OH Yoonsuk Research Institute of Science and Technology

Spoluautoři YANG Heok, LEE Young Joo, LEE Soon Gi, JANG Wookil, CHOI Jong K.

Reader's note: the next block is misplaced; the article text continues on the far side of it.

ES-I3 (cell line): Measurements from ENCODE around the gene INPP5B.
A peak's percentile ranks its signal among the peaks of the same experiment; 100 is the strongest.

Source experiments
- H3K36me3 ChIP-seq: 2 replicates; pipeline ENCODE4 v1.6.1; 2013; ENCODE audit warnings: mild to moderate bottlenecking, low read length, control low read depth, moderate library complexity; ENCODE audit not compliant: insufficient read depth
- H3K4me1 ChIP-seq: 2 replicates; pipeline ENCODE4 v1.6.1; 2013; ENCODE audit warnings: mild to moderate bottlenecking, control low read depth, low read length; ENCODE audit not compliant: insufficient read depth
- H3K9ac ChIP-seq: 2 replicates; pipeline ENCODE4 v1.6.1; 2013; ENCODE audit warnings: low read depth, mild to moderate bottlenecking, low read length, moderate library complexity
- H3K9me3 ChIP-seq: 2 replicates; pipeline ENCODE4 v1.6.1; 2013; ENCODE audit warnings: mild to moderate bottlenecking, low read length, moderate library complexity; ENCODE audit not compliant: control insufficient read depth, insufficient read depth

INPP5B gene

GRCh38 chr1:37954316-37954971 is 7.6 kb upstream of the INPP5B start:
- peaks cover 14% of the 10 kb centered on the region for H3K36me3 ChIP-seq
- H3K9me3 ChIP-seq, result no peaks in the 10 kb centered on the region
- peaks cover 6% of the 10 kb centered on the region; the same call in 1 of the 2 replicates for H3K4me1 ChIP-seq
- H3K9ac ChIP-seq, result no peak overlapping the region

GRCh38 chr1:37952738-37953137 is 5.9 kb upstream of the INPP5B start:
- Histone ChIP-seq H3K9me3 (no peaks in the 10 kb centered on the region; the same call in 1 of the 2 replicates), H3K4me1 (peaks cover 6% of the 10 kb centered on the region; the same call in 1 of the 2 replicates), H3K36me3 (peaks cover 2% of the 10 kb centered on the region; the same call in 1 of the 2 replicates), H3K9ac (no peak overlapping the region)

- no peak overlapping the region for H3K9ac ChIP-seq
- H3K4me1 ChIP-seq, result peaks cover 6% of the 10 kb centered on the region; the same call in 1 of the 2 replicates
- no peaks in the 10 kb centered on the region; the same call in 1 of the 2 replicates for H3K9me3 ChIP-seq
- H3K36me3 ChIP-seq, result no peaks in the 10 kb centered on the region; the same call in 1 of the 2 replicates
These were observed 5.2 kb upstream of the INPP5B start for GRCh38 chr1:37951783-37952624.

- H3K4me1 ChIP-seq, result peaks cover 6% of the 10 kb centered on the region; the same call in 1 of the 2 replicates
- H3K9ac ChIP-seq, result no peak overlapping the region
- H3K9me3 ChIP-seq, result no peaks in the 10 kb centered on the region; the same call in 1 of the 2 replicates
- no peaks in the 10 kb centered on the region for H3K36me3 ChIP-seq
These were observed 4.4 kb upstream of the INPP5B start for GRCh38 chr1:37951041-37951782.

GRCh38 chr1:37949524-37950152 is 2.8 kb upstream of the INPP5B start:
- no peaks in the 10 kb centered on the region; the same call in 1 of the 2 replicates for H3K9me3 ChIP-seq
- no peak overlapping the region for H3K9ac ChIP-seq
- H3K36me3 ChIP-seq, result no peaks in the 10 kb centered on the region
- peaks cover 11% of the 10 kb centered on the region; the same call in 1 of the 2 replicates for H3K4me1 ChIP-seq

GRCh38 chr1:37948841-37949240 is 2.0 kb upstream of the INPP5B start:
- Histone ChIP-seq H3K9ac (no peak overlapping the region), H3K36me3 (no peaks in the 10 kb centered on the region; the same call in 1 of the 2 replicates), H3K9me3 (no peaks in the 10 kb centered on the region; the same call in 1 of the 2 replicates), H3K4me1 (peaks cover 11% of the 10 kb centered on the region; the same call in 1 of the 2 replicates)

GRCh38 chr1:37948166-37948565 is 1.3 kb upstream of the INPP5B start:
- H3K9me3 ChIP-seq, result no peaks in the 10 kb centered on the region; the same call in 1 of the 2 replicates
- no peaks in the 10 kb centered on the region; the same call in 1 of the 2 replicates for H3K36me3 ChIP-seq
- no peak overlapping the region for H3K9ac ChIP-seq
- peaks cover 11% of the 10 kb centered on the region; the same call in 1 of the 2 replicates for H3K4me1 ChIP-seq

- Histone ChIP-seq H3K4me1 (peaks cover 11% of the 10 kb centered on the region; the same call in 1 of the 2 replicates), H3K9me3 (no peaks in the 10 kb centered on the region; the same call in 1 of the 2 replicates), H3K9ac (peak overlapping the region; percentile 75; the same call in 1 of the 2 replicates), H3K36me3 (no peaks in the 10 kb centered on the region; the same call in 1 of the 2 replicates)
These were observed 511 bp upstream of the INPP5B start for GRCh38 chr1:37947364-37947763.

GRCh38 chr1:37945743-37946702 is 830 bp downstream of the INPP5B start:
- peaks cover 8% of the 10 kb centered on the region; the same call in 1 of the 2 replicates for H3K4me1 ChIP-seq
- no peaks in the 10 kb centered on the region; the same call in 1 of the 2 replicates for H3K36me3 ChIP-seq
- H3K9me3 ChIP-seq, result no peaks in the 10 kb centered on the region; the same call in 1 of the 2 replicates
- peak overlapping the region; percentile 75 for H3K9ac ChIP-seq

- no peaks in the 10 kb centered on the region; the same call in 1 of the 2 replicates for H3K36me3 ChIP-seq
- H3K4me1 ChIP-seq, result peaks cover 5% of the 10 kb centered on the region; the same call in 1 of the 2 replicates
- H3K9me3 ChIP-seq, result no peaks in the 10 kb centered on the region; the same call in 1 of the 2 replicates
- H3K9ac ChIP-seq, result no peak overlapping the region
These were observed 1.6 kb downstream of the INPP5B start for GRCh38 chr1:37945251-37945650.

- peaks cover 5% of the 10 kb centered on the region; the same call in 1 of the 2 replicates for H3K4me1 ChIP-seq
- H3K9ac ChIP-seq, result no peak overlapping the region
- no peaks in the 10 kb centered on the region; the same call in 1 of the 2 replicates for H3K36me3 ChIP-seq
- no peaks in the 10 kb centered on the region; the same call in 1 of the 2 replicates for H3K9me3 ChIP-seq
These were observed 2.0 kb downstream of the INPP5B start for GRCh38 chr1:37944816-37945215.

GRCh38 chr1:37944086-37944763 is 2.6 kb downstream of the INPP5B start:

High manganese steels have been widely used since the mid-19th century as they have high toughness and excellent wear-resistant. The mechanical properties of high manganese steels are sensitive to the microstructure and impurity behavior in the grain boundaries(GBs). When the impurities segregate inside GBs, the cracks are easily found during hot rolling. Moreover the impurities on GBs do the detrimental effects on the ductility and toughness at both room temperature and low temperature. Impurity segregation frequently plays a role in GB decohesion. In some cases, segregation to GBs can actually be beneficial for macroscale material properties, e.g., strengthening GB cohesion, or preventing grain growth. Despite the continuing effort to understand impurity-induced properties of the material, the physics and chemistry underlying the phenomenon is not still fully understood. Previous experimental and theoretical studies showed that impurities within iron GBs significantly affect the intergranular cohesion. For example, interstitial carbon and boron impurities enhance cohesion, while sulfur and phosphorous interstitials weaken. Regarding substitutional transition metal impurities, molybdenum was shown to enhance intergranular cohesion, while palladium weakens the cohesion strength. In this work, the effects of the impurity atoms such as boron and phosphorus on symmetrical tilt GBs for high manganese steels are investigated by using first-principle calculations. As an aid in establishing an understanding on the electronic level, the influence of impurity on the cohesion of an iron GB was determined using density functional theory with the generalized gradient approximation. Through precise calculations on both GB and bulk alloy, we found boron, carbon and some other elements enhance the GB while the others act as embrittling effect. Analysis of the results in terms of structural relaxation, bonding character, and magnetic interactions shows that charge-transfer and local atomic environment is found to play a dominant role for the chemical bond between the impurity atom and iron and the cohesion across the iron GB. These results provide a quantitative explanation from first principles for the technologically important phenomenon of embrittlement.